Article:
So how have we come to a point where rock and roll collectives are increasingly viewed as the norm? My theory is that collective fever is a defining trademark of a generation of overly-sensitive young people whose formative childhood experiences were shaped by overly-cautious, overly-involved, late Baby Boomer and early Gen X parents, who discouraged serious competition, scoring in sporting events, and unstructured violent childrens’ games. In the world that these children inhabited, everybody was considered to be a winner, all the time, as long as everybody tried their best.
Sure, Strapping Young Lars over there may have scored six goals and assisted on another this afternoon for the St. Sensitive School Soccer Superior Superstar Greatkids, but would he have done so if Little Thad wasn’t on the bench rooting for him the whole time? Of course not, so that’s why Lars and Thad both deserve a blue ribbon for excellence on the playing field, right? That way, Thad’s parents aren’t ever forced to have that conversation where they explain to him that, Son, some people are good at soccer, and some people just aren’t. Because that conversation might hurt Thad’s feelings and cause him to have socialization issues, and we wouldn’t want that, would we? I mean, how will Thad get into Colgate or Sarah Lawrence or Amherst if he can’t socialize properly? We can’t force his future into an aimless existence of State colleges and cubicle jobs by not embracing and affirming his desire to be successful at soccer, can we? What kind of parents and teachers would that make us? So give him the damn blue ribbon already!!! There, Thad! You’re a winner!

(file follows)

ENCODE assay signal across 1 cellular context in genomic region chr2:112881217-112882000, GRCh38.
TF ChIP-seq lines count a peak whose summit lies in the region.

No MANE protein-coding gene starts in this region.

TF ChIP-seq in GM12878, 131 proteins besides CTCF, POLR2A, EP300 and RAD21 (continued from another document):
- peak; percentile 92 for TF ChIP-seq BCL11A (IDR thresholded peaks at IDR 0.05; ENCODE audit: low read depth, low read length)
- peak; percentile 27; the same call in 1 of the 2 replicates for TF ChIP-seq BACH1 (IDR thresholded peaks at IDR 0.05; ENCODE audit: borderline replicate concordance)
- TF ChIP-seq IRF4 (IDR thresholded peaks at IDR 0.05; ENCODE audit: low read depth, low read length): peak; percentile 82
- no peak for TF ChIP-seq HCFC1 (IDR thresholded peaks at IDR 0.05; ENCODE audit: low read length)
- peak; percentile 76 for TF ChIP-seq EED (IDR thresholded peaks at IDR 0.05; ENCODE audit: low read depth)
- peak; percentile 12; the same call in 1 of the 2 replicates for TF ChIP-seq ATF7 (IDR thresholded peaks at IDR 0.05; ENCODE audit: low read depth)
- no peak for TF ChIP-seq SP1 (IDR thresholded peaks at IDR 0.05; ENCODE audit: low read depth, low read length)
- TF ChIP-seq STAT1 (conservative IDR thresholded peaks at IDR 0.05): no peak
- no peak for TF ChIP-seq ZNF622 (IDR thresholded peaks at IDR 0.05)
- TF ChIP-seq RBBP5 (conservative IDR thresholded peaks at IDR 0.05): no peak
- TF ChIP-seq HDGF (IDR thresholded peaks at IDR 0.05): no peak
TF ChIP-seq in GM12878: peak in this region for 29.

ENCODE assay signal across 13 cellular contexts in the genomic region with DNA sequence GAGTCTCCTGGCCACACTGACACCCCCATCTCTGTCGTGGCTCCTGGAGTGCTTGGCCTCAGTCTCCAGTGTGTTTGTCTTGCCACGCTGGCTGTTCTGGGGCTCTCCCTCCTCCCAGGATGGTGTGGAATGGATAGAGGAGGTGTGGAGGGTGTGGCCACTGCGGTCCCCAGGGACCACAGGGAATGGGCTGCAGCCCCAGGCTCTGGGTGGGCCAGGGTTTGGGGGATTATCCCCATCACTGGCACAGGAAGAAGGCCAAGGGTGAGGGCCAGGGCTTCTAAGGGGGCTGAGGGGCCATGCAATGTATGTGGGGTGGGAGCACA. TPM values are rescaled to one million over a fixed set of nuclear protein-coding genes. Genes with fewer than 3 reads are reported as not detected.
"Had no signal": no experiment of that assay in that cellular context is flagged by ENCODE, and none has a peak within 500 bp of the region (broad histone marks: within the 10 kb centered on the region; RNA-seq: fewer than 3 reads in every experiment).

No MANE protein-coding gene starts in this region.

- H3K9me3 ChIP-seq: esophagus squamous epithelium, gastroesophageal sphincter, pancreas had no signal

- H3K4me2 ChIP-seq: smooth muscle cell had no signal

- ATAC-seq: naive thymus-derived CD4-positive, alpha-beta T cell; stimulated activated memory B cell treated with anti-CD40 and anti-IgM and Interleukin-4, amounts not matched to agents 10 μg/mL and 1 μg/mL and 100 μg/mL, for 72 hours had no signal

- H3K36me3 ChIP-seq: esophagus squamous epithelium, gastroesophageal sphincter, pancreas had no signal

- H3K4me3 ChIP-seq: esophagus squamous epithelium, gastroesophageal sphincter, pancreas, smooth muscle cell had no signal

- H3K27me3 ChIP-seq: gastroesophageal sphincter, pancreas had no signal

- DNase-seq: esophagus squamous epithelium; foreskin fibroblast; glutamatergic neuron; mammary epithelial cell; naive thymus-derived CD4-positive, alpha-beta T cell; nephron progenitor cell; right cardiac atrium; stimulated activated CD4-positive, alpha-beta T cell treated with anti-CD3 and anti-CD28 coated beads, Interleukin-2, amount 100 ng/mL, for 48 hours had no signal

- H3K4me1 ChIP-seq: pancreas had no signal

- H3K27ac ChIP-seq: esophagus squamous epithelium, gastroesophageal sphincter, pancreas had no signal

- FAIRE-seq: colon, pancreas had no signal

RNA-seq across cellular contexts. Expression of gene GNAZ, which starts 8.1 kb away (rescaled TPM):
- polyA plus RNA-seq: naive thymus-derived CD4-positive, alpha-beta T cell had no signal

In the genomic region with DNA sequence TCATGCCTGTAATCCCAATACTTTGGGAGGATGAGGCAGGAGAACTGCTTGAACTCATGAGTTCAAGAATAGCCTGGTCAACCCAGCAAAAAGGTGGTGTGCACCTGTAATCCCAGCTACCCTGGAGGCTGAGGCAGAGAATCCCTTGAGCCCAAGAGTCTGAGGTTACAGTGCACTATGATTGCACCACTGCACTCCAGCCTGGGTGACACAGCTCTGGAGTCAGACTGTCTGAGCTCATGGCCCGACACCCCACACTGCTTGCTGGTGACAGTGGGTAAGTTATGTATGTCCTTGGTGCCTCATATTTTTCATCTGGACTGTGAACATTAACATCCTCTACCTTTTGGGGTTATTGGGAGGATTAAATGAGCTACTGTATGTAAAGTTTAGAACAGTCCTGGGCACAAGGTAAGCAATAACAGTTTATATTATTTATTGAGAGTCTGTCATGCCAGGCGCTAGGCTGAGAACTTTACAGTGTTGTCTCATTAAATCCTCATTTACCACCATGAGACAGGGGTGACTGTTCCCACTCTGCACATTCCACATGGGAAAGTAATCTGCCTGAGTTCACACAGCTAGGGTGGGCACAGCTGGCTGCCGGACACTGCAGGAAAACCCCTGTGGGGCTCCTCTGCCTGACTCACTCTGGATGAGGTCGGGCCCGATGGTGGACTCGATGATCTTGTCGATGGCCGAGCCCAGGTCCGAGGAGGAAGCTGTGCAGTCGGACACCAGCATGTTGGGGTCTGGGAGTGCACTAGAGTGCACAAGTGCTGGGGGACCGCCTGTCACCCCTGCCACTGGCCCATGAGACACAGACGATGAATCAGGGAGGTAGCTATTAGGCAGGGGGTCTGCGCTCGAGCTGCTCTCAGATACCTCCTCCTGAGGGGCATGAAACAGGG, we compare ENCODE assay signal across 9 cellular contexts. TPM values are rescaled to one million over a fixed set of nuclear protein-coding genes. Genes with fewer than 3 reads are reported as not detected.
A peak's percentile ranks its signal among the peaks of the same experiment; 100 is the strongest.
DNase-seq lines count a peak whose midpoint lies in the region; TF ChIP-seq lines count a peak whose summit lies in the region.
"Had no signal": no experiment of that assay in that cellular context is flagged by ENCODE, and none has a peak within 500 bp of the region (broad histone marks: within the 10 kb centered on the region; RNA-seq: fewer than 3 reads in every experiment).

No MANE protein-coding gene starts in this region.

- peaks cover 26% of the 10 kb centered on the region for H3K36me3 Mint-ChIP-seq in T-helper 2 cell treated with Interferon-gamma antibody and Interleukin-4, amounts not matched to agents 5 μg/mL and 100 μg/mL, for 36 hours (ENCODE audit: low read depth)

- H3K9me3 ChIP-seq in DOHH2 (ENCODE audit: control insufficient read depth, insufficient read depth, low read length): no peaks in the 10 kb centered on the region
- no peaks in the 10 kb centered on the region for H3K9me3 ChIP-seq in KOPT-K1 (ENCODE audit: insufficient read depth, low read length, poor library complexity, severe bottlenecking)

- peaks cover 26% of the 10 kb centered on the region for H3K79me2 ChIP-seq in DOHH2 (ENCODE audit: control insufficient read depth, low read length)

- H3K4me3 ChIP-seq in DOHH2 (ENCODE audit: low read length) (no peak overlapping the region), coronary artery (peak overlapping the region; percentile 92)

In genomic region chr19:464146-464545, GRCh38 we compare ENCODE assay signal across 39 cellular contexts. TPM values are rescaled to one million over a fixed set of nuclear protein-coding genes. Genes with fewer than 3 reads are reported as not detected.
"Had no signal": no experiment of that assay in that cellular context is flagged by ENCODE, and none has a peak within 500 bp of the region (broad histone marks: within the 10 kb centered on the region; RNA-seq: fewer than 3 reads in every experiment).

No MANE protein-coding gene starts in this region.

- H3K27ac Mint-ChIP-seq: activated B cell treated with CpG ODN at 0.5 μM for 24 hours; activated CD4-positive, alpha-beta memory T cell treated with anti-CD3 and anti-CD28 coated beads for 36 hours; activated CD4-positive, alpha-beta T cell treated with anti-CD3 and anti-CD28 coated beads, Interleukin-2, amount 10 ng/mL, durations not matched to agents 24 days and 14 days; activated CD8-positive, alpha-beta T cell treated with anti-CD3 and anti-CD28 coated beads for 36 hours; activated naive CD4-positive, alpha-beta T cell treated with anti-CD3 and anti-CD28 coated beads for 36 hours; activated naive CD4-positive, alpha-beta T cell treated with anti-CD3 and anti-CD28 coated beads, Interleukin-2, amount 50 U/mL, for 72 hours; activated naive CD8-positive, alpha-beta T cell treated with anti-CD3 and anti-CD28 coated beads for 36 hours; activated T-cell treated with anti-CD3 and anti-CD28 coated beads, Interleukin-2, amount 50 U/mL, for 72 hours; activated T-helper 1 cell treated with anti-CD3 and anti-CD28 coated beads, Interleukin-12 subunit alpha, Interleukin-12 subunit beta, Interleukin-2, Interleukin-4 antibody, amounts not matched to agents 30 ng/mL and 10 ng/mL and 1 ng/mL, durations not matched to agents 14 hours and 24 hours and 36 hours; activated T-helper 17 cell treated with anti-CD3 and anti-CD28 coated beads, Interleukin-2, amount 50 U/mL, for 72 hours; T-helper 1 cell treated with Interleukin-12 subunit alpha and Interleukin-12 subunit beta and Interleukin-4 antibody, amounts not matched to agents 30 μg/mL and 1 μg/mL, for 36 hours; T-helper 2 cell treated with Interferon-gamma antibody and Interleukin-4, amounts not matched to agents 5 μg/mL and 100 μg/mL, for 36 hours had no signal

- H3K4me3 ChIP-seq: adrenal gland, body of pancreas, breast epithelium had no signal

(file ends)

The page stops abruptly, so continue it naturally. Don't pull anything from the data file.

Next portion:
Well . . . fast forward 20 years, and Thad is now one of 17 members of the St. Sensitive Collective, where he sits on a bench backstage and hums guide vocals while offering encouraging rhythmic claps of affirmation. He’s a winner and a member of the collective, because he tries his best, and no one has the heart to tell him otherwise. Thad’s Mom and Dad, for their part, are still paying off the $97,000 worth of loans that he incurred over three years as a Sociology of Maoist Interactive Media major at Hamilton, before he left college without a degree to become a member of a musical collective. This tale has no happy ending, especially when you discover that Strapping Young Lars later married the prom queen and is now making a quarter million clams a year working for her dad’s financial advisement firm. Now, there’s a winner!
I conclude, therefore, that musical collectives emerge when the should-be-dominant singers, songwriters, guitarists or other musical personalities never develop the spines they need to assert themselves as rock and roll dictators, who will keep the musical trains running on time, just so as long as their backup singers, string sections, and percussionists do their jobs, just as they are directed to do them. These collective musicians may make nice enough music accordingly, but none of them are going to change or chart the future of music as long as they’re trying to maintain a fair one-eleventh creative stake in the collective of their choosing.
Personally, I look forward to seeing the alpha members of some of those aforementioned “musical collectives” wising up, growing some stones, relegating their peripheral “members” to side person status, and getting on with the mean, ugly, unfair business of rock and roll. That way, glory lies. And I want images of glory when I rock, not images of PTA meetings crossed with hippie drum circles.
That way, madness lies. But at least it will be a democratic madness, to be fair to its practitioners. Here . . . have a blue ribbon. Feel better now?